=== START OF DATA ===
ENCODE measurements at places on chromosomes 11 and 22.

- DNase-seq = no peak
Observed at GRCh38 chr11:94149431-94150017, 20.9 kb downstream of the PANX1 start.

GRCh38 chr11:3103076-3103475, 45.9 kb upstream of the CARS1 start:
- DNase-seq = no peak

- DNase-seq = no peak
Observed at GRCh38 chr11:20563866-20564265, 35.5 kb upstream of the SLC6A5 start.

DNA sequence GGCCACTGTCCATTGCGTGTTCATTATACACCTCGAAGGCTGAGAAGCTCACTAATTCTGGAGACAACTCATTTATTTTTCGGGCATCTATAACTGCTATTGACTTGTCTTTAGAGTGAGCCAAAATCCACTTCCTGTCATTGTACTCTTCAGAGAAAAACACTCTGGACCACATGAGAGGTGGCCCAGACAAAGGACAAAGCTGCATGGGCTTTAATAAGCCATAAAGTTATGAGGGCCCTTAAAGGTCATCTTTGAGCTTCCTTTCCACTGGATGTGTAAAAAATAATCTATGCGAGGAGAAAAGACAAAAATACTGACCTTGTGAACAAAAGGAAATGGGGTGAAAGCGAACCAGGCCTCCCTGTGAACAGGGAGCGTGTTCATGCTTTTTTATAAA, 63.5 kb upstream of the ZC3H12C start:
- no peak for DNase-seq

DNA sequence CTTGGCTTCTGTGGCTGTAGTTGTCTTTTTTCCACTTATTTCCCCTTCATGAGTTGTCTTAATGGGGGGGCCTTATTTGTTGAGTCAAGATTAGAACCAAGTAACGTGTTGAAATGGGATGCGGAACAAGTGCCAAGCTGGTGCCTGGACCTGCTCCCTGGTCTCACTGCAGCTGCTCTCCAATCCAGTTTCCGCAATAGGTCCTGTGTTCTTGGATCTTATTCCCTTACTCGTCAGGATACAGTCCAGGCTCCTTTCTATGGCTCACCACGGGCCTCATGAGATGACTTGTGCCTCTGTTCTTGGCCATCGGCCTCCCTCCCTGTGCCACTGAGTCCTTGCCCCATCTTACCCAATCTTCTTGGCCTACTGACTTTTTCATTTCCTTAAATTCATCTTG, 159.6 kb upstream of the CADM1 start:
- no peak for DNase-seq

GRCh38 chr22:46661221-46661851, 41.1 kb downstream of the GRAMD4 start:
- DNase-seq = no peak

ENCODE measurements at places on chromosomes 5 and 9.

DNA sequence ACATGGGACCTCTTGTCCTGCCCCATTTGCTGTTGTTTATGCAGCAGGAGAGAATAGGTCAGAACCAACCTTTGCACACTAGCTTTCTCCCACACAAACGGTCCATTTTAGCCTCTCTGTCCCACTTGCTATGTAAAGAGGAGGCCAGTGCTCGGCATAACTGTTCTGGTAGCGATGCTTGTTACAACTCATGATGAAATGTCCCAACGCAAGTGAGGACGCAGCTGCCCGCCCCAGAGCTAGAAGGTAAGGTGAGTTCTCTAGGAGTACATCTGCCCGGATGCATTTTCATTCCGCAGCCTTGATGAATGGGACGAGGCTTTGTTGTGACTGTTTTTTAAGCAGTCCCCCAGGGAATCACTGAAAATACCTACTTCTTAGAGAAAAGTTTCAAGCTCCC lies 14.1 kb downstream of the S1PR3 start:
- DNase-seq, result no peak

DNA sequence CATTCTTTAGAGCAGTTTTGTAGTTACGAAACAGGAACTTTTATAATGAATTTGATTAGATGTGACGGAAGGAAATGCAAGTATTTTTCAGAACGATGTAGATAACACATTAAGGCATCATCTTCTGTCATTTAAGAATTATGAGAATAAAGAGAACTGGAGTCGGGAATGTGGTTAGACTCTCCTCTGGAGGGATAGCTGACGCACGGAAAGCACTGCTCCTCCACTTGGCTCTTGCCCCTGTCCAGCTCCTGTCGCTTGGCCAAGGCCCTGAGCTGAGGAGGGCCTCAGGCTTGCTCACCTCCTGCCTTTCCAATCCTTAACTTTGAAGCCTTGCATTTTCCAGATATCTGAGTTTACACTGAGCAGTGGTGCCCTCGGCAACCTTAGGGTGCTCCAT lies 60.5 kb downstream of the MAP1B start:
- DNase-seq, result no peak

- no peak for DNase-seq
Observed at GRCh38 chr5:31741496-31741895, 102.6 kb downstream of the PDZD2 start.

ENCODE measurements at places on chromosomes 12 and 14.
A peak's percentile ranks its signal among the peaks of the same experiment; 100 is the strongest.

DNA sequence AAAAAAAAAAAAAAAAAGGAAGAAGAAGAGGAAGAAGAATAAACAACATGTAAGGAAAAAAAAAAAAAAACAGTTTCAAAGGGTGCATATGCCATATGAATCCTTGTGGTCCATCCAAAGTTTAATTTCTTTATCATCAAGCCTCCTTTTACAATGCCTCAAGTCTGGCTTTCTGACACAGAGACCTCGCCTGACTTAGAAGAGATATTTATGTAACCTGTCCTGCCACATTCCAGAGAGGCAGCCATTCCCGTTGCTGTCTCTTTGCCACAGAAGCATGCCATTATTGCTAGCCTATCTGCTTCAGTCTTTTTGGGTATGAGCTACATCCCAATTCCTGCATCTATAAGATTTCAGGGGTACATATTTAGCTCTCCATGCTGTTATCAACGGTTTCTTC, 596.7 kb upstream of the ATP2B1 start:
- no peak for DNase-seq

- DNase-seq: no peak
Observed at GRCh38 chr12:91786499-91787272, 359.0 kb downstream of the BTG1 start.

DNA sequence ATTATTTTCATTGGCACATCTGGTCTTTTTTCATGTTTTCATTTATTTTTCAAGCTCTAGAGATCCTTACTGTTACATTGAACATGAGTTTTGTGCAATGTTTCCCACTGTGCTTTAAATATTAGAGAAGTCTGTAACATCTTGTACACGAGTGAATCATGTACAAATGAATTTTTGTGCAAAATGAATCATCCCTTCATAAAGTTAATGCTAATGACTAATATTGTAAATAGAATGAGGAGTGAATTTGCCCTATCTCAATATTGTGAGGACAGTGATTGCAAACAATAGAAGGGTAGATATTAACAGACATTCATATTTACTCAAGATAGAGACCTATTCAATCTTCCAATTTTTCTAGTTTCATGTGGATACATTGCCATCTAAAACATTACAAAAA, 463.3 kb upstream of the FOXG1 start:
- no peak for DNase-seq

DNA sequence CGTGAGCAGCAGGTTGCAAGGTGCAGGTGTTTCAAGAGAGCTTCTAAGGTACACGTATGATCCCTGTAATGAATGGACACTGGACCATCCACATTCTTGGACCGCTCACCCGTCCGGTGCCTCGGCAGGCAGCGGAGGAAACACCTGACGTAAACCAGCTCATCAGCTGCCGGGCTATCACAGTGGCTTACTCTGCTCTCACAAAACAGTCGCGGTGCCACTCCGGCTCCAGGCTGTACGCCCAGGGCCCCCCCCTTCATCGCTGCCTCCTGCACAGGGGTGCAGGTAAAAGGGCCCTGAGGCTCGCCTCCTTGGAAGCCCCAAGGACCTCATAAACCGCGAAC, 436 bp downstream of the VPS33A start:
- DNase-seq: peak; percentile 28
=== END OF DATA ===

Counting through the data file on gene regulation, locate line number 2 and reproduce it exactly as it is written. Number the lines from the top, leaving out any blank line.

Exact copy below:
- DNase-seq = no peak